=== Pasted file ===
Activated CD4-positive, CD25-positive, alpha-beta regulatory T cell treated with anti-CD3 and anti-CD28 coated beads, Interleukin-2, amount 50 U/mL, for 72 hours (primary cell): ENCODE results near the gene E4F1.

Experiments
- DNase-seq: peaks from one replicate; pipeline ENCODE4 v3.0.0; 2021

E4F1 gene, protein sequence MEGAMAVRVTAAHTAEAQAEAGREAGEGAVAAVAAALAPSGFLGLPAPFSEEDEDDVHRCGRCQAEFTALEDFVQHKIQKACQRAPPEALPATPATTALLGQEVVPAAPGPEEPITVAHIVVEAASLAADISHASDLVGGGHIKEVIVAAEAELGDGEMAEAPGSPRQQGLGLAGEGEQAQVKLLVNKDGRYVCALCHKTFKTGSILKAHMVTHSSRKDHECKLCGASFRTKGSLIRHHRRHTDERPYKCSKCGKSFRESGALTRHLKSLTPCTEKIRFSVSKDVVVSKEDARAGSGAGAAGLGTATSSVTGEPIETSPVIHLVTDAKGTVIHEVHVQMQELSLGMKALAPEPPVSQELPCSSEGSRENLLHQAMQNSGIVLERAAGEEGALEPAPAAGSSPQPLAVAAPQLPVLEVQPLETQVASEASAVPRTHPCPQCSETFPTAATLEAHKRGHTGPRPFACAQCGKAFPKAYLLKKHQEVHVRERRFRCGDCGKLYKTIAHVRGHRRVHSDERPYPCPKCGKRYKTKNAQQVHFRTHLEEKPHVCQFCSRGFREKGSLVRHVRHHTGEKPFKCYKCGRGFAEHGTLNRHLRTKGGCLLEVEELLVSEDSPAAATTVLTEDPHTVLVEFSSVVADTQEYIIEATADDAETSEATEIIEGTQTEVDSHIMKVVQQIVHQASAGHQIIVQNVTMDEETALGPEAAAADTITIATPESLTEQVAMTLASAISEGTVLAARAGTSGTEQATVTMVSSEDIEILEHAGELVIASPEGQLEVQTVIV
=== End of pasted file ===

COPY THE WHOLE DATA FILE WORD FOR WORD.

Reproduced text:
Activated CD4-positive, CD25-positive, alpha-beta regulatory T cell treated with anti-CD3 and anti-CD28 coated beads, Interleukin-2, amount 50 U/mL, for 72 hours (primary cell): ENCODE results near the gene E4F1.

Experiments
- DNase-seq: peaks from one replicate; pipeline ENCODE4 v3.0.0; 2021

E4F1 gene, protein sequence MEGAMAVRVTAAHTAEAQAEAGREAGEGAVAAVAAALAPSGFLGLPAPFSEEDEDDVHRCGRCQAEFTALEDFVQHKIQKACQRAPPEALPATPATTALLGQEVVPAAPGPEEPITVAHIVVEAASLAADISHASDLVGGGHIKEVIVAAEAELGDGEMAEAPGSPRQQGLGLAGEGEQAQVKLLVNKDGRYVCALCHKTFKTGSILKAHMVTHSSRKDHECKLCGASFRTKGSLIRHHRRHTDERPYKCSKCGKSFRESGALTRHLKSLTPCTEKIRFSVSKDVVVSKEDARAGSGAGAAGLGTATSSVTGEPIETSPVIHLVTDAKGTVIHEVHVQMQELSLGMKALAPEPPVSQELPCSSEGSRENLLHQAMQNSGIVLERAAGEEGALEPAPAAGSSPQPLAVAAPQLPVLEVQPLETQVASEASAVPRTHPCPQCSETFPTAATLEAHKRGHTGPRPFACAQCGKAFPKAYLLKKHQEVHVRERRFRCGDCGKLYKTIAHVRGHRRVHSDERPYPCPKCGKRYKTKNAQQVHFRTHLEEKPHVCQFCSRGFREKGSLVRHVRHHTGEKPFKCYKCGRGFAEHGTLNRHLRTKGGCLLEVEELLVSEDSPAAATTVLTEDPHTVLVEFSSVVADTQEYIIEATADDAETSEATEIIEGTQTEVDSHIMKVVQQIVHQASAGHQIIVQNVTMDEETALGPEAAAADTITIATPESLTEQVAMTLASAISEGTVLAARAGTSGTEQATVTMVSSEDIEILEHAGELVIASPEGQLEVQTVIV